I think that +Josh Haberman
have a very valid point. Everyone answer the concern: "accidentally implementing an interface will cause a bug". A bigger concern is "not declaring implemented interfaces explicitly hamper readability".
If you look at the go/ast package for example, you'll find a "standard" type hierarchy for where "If is a statement" is implemented by having If struct implementing an annotation-only interface.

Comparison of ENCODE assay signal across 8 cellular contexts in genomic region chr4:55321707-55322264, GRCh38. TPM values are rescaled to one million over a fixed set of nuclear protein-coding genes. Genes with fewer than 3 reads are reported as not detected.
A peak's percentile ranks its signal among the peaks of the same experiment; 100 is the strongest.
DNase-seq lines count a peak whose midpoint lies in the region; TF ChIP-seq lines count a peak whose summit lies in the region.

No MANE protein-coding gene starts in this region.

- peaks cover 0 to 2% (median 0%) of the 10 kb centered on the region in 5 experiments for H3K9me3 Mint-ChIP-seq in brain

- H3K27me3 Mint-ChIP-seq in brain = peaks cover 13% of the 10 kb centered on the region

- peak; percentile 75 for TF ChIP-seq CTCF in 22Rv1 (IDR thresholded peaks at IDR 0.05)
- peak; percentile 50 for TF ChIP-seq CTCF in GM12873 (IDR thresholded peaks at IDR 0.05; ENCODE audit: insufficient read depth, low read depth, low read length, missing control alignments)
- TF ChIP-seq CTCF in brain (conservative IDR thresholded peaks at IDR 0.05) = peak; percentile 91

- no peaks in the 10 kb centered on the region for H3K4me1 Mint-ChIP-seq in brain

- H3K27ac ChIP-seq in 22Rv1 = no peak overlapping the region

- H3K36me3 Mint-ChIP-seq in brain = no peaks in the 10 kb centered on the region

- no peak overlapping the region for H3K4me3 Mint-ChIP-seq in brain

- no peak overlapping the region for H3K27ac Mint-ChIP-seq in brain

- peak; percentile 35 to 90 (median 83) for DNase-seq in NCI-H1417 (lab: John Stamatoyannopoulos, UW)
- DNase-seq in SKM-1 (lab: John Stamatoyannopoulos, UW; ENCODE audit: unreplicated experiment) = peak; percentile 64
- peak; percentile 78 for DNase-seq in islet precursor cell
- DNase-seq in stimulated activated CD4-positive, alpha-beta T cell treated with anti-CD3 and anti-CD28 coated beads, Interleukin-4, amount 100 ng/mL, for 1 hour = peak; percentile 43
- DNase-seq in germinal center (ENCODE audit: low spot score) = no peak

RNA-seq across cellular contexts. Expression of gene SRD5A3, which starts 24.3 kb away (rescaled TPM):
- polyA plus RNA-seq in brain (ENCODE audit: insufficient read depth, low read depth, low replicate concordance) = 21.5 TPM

This indeed makes it harder to read, and harder to understand.
What really bothers me about +Josh Haberman
's approach for evaluating programming languages, is the methodology of deciding against a language because it has a single bad feature.
People worked successfully with far worse languages, with tools and methodology to mitigate their shortcoming. IMHO the mere features of the language does not correlate to a productivity boost.
Go features a first class standard library, with a clean API. Go put emphasize on top notch developer tools (which other language implemented a profiler so early, and added standard to the GDB). I personally couldn't care less if some detail is wrong in the language design.